Here's another project that will go perfect with a long summer night at the beach. Make a portable campfire you can bring with you to light off wherever you need. This variation of a swedish flame (make one of those here) is a bit different, as it produces a more compact flame. With a side hole that lets in oxygen, the light and heat are directed out the centralized hole at the top. This means less smoke but also a bit less "campfire" ambiance. But with a stable top, it's great for heating up an evening toddy, or hot chocolate, and the licking flames make quick work of those s'more ingredients. Adding a simple rope handle and it's easy to bring alone anywhere.
1. Chainsaw - Just about any chainsaw can be used to get a suitable log sized right and squared up. Make sure it's sharp.
2. Drill and Bits - Use something plugged in that can take a bit of torque, these are pretty deep holes. The bits should be large enough to let a good flame come out (1 3/4" or so).
Step 1: Pick the Wood - While most wood will burn well, use a sapwood for a faster, brighter flame. I had a few cuts of madrone and oak I needed to use, so this seemed like a perfect time to make them useful (See my lessons learned on this below). It is easier to use a single log as it's already round, but a larger cut can be cut down to a manageable size if you have large pieces around.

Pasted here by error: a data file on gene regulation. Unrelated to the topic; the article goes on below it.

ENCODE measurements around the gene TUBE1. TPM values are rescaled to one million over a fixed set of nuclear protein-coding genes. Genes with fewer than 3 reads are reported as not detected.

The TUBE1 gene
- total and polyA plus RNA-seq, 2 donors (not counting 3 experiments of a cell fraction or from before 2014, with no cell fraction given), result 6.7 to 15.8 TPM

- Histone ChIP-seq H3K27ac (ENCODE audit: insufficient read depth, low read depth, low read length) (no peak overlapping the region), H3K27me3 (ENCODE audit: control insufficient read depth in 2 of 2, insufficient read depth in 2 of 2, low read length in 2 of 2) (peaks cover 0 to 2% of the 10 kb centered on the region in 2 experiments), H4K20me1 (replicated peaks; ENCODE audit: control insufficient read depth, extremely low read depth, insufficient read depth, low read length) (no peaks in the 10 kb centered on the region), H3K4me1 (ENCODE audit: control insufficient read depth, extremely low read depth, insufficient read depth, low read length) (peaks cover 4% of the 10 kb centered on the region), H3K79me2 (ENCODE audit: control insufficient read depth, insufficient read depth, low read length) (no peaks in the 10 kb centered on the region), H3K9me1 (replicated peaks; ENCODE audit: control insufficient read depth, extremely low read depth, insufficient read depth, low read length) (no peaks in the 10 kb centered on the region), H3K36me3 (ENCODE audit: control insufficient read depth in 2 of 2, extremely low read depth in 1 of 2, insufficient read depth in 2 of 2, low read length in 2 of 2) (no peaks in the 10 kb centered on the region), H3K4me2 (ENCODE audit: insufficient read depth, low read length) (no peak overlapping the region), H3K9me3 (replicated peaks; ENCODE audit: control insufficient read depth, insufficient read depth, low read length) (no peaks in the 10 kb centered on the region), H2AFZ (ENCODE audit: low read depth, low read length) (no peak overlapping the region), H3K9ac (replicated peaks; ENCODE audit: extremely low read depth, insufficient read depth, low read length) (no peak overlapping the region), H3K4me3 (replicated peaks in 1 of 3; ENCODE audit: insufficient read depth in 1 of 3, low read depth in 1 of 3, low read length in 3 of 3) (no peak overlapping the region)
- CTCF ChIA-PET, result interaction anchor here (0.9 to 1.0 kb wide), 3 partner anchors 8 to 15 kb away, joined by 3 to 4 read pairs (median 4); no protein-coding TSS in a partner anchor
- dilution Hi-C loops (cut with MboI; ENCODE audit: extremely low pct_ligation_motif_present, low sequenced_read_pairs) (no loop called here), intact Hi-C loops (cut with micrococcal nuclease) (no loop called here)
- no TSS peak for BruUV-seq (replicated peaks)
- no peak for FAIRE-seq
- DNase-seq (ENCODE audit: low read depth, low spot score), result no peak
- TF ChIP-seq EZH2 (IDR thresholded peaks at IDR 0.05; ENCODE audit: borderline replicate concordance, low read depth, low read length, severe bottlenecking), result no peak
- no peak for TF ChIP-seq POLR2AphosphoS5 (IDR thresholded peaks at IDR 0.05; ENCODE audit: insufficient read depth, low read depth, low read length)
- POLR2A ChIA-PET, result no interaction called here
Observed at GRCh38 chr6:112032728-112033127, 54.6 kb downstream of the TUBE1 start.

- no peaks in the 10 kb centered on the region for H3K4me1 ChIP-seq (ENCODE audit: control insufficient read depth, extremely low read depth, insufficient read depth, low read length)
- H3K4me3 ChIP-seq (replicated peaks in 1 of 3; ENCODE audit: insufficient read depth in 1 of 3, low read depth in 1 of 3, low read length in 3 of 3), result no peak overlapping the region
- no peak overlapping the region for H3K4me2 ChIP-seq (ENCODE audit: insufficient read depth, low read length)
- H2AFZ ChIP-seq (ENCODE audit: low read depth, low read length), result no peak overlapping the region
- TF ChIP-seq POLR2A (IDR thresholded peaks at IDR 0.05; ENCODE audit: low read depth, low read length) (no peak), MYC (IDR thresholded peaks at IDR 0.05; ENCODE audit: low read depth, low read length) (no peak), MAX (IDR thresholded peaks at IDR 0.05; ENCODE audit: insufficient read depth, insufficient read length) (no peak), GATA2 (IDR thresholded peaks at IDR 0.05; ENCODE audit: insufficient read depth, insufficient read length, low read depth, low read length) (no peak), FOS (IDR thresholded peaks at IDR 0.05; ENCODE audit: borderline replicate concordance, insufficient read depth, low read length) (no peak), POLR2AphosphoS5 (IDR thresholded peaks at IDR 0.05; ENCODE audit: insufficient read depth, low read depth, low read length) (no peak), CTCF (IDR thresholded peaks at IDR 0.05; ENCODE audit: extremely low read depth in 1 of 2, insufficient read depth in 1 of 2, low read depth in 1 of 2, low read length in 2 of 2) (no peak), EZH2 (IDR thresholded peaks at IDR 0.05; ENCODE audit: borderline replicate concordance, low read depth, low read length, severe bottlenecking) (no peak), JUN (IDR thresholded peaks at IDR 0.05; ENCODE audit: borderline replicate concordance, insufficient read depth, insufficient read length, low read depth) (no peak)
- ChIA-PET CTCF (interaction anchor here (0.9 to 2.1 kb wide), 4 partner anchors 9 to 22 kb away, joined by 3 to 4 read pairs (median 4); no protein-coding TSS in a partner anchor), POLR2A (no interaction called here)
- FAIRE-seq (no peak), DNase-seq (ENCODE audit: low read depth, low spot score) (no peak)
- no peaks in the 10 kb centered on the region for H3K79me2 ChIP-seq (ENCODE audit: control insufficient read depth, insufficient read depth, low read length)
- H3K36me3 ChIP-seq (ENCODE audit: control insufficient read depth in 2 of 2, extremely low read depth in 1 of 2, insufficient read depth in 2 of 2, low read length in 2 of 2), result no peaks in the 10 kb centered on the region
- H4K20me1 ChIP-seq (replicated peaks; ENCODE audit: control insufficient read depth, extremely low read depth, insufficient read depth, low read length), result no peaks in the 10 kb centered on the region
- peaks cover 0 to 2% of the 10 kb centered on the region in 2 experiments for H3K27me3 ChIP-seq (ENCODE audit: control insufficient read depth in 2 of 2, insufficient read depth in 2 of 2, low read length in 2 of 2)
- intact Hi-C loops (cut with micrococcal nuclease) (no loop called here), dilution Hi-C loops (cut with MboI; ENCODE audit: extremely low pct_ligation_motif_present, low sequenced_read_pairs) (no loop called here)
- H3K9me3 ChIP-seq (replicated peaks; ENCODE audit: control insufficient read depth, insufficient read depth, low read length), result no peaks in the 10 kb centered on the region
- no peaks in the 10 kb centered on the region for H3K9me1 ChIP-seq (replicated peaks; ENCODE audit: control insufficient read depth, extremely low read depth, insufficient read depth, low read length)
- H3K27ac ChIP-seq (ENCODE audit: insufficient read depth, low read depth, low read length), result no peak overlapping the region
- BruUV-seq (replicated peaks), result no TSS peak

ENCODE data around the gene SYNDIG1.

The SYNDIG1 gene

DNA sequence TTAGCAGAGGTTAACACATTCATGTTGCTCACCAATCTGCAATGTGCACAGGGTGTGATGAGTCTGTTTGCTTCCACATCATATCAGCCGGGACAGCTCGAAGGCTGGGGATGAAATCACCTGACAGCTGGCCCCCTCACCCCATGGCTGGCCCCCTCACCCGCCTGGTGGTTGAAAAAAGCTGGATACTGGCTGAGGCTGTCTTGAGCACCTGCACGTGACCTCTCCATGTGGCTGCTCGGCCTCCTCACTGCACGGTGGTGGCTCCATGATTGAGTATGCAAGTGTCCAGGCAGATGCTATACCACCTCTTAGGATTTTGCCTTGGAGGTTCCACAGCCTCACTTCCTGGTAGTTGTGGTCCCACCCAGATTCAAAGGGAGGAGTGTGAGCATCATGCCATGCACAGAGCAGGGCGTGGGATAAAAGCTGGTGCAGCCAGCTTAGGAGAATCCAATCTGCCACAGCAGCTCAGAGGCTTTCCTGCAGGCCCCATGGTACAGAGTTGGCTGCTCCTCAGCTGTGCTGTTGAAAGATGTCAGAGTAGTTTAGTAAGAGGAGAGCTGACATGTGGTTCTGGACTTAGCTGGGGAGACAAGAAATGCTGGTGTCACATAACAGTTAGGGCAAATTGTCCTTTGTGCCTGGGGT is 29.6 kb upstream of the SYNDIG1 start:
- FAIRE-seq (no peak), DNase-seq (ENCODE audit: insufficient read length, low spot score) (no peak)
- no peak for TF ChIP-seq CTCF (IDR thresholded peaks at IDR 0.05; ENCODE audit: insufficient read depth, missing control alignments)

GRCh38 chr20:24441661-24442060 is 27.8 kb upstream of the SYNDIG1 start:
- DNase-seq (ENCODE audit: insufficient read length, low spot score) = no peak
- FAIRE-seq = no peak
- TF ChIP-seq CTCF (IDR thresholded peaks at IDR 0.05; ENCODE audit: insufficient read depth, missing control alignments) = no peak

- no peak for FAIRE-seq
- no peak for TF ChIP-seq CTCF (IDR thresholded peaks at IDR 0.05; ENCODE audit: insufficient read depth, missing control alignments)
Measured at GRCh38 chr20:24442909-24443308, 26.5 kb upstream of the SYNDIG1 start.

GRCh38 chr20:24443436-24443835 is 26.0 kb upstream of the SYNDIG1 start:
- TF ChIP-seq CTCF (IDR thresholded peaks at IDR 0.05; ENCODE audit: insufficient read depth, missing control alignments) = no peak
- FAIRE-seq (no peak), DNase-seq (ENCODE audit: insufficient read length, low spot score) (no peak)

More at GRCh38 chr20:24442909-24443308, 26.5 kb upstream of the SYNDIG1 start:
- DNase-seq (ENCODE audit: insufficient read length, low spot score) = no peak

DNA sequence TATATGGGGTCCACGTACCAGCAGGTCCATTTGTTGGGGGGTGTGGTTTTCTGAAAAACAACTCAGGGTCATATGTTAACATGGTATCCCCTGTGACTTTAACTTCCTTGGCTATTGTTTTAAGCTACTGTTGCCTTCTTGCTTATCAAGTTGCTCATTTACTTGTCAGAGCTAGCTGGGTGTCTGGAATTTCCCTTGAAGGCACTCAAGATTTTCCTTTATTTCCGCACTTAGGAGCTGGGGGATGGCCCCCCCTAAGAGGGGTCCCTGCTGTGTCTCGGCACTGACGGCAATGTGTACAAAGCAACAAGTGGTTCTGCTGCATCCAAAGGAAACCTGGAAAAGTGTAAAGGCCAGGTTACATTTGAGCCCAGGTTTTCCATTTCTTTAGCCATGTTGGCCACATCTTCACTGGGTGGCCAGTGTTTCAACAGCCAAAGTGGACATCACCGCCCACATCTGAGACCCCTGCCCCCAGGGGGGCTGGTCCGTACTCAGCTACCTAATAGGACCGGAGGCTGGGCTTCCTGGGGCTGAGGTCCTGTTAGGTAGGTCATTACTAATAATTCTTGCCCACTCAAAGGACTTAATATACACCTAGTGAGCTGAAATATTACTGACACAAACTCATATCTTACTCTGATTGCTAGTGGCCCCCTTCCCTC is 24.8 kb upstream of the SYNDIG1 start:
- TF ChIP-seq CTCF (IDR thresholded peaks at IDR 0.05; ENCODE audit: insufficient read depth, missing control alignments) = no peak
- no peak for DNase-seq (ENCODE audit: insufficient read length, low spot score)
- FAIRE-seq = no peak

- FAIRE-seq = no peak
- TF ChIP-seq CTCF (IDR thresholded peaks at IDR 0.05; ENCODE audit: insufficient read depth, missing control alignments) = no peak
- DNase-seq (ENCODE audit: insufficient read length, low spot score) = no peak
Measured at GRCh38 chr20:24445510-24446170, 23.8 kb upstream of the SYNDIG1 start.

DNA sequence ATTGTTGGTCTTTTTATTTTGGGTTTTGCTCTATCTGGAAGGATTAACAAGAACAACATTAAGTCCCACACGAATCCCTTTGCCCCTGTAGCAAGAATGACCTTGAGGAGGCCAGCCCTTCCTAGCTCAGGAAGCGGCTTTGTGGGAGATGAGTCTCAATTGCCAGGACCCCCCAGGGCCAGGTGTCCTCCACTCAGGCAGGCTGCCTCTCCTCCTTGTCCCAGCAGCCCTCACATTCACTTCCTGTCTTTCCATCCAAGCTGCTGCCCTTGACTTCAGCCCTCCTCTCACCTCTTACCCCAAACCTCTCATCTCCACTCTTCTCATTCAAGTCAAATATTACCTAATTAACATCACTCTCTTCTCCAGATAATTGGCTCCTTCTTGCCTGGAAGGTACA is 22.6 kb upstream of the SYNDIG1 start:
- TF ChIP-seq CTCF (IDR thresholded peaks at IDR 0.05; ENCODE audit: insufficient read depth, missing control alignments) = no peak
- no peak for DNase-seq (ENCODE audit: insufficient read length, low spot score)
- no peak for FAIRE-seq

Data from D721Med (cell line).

Step 2: Square it Up - Make the cuts needed to get the piece down to a manageable size, and stable enough to be used without falling over. Round or square isn't really an issue, as long as it's stable.
Step 3: Drill the Holes - This is where the fun comes in. Using large bits, carefully bore halfway through the side of the log about halfway from the top. Then, bore a hole through the top center to meet the side hole. This union point is where the fire will happen, and oxygen coming in from the side will turn into heat and light through the magic of fire.
Step 4: Attach a Handle - Adding a bit of rope as a handle makes it easy to transport and manage. Using staples, screws, or nails, attach a length of rope at each side as a simple handle to keep it mobile.
To light it, use a bit of fire starter (I use cotton-balls soaked in Vaseline) in the center of the log to get it warmed up. Blowing in the side hole to give a bit of extra oxygen will speed up the process. (Watch out for flying embers, as blowing in the side pushes them right out the top).
So, now there are a few more reasons to take that extra wood around the shop and turn it into something a bit more useful.
UPDATE AND LESSONS - So, I tried this out during a backyard cookout this weekend, and Madrone is a no-go. The fire took about 30 minutes to get going, and never really gave off much flame, but definitely smoked like crazy. In the end, it boiled water and got up to about 650 degrees in the center, but smoked way too much to be useful as a portable fire. The lesson? Use a soft sap wood like pine or fir to get the heat and flame without so much smoke, and to get up to speed faster. Also, make the side vent hole about 1/2 way from the top. At least I have a handle to carry it back over to my scrap pile.